There is an old political saying: "When the economy is bad, the economy is the issue; when the economy is good, something else is the issue." Right now the economy is the issue.
But that might not be the case by the end of 2010. We appear to be moving to a second consecutive quarter of positive growth, marking the formal end of recession. It will take a while, however, before ordinary citizens will be able to feel it. The present 10 percent unemployment rate is unlikely to recede to even the 8 percent level until mid-2010. Even as bank lending and business expansion pick up, employment will be slow to grow. There is a lag of several months, after recession's formal end, before unemployment begins to drop appreciably. The depth of the economic crises has made managers risk averse; they will not rebuild their work forces until they are sure stable growth lies ahead.
Beyond normal indicators, there is an overlay of populist rage over actions taken in 2009 which will not disappear as employment begins to pick up and bankruptcies and mortgage foreclosures slow down. The billions in taxpayer dollars allocated to big banks, the auto industry, the mortgage industry, and politically favored entities in stimulus, health-care and defense legislation will not be forgiven easily by voters and taxpayers. The "tea-party" movement, derided by mainstream media as a convocation of kooks, has its share of political oddballs but it also consists of ordinary people of all political persuasions who are just plain fed up with what they see as the unfairness of policies directed to the well being of big shots and high riders. Even as the economy recovers, this economic anger will linger.
Looking overseas, keep in mind that the war in Afghanistan already is the longest in American history. American troops will not begin withdrawal anywhere near the mid-2011 target set by President Obama at the end of his recent policy review. Over 2009, Taliban strength has grown in both Afghanistan and Pakistan. The only saving element in all of this is that strong majorities in both countries are opposed to Taliban takeovers.
Every U.S. troop in Afghanistan costs approximately $1 million in taxpayer funds. The buildup planned in 2010 will keep costs and casualties rising. The building of effective Afghan military and police forces will not be easily done. One of our basic problems is that Pashtun tribal members are notably missing from military command. The parallels are not direct but one could compare present Pashtun grievances and outright rebellion in Afghanistan to Sunni unrest in Iraq at a time when it was perceived that the U.S. was favoring Shiite governance there.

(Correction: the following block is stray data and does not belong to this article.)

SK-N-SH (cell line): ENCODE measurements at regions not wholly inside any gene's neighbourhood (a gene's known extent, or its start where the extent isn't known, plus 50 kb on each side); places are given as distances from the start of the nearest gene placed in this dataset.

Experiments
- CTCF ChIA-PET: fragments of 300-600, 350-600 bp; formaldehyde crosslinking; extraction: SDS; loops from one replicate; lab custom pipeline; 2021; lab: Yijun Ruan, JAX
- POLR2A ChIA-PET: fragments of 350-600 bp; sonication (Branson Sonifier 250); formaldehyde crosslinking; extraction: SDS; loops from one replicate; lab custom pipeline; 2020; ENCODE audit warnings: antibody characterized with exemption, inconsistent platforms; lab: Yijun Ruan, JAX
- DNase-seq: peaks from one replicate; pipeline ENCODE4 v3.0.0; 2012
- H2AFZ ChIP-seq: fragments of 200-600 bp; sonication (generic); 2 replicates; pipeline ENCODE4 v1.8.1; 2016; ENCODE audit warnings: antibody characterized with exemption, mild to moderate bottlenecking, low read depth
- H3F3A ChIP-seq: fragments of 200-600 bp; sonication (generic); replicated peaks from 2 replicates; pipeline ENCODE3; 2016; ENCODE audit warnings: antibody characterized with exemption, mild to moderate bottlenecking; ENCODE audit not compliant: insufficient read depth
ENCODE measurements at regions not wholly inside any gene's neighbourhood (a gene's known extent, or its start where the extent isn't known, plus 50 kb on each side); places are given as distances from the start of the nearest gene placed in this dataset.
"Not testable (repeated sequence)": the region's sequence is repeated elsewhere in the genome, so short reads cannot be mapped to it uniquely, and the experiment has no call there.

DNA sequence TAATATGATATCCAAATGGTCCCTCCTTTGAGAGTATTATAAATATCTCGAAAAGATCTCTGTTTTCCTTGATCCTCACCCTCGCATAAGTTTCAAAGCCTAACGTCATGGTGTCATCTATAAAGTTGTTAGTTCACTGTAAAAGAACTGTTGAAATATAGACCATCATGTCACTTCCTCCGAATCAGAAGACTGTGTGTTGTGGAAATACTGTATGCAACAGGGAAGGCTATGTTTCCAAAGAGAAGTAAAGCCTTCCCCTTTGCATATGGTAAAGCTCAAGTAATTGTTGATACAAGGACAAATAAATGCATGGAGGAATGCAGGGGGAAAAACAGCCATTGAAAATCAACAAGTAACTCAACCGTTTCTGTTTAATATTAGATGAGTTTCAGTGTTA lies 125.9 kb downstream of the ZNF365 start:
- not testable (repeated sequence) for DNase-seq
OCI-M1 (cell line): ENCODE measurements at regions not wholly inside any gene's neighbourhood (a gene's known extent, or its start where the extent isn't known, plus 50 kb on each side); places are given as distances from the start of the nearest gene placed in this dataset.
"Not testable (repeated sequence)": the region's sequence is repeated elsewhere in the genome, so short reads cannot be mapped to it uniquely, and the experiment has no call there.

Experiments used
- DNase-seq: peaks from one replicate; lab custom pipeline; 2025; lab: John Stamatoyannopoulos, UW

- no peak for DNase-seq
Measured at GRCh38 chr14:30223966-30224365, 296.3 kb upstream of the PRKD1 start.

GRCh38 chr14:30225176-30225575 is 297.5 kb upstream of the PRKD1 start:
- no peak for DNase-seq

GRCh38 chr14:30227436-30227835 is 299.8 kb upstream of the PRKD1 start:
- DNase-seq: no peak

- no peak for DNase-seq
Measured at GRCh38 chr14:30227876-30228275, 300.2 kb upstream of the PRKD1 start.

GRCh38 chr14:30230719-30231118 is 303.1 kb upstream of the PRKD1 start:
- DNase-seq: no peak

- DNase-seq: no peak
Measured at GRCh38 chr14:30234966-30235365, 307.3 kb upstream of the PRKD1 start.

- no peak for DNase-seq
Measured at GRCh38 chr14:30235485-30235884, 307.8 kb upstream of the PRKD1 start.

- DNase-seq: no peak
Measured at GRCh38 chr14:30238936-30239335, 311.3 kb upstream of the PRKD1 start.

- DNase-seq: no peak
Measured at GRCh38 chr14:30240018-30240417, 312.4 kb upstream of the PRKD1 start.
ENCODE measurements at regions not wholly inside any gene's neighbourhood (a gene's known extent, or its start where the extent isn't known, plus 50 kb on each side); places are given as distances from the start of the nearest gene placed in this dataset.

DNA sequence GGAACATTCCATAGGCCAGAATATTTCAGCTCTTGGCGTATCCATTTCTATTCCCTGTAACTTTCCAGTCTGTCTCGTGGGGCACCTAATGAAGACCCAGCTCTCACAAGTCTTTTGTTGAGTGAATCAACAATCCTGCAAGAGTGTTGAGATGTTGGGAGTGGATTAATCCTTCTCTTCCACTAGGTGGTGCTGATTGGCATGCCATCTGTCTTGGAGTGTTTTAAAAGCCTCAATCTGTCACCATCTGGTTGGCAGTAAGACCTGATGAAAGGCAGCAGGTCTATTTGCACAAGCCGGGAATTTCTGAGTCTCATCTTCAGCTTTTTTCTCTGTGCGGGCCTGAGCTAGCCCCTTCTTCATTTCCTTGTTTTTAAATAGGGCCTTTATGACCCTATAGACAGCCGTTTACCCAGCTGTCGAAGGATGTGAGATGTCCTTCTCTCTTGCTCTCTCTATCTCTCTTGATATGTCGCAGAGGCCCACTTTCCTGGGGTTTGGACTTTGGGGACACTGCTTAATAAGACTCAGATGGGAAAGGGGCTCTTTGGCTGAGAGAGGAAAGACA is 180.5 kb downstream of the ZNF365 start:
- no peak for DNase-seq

In Pakistan, by far the more important of the two countries, there is a strong strain of anti-Americanism and weak governance. Military and intelligence elements continue to consort and even finance Islamic fundamentalist movements. We should not misguidedly believe fresh billions in foreign assistance for Pakistan will change either popular or official opinion.
How, then, can we ever leave? It is not as if either a Hanoi or even a Baghdad central government were prepared to restore stability and fight the fundamentalists. Only a dramatic event — such as the apprehension or killing of Osama bin Laden and his principal lieutenants, and of Taliban leaders in both Afghanistan and Pakistan — would provide a backdrop for gradual withdrawal. In the end, we may have to accept some form of Taliban power-sharing in Afghanistan as the price of our exit.
Obama surely will face another agonizing review before mid-2011. Meantime domestic discontent is certain to rise as casualties and spending mount in a war that has no apparent end. If in 2009 the economy was the issue, in 2010 Afghanistan will be the issue.
As for health-care and other domestic business, I have some major concern. I felt great elation in 1965 when the Johnson-Humphrey administration enacted Medicare and Medicaid, and I was heartened when President George W. Bush and Sen. Ted Kennedy led a bipartisan effort to enact a Medicare prescription-drug benefit. I feel no emotion whatever — except a vague foreboding — as the Obama health-sector makeover is on the verge of congressional enactment.
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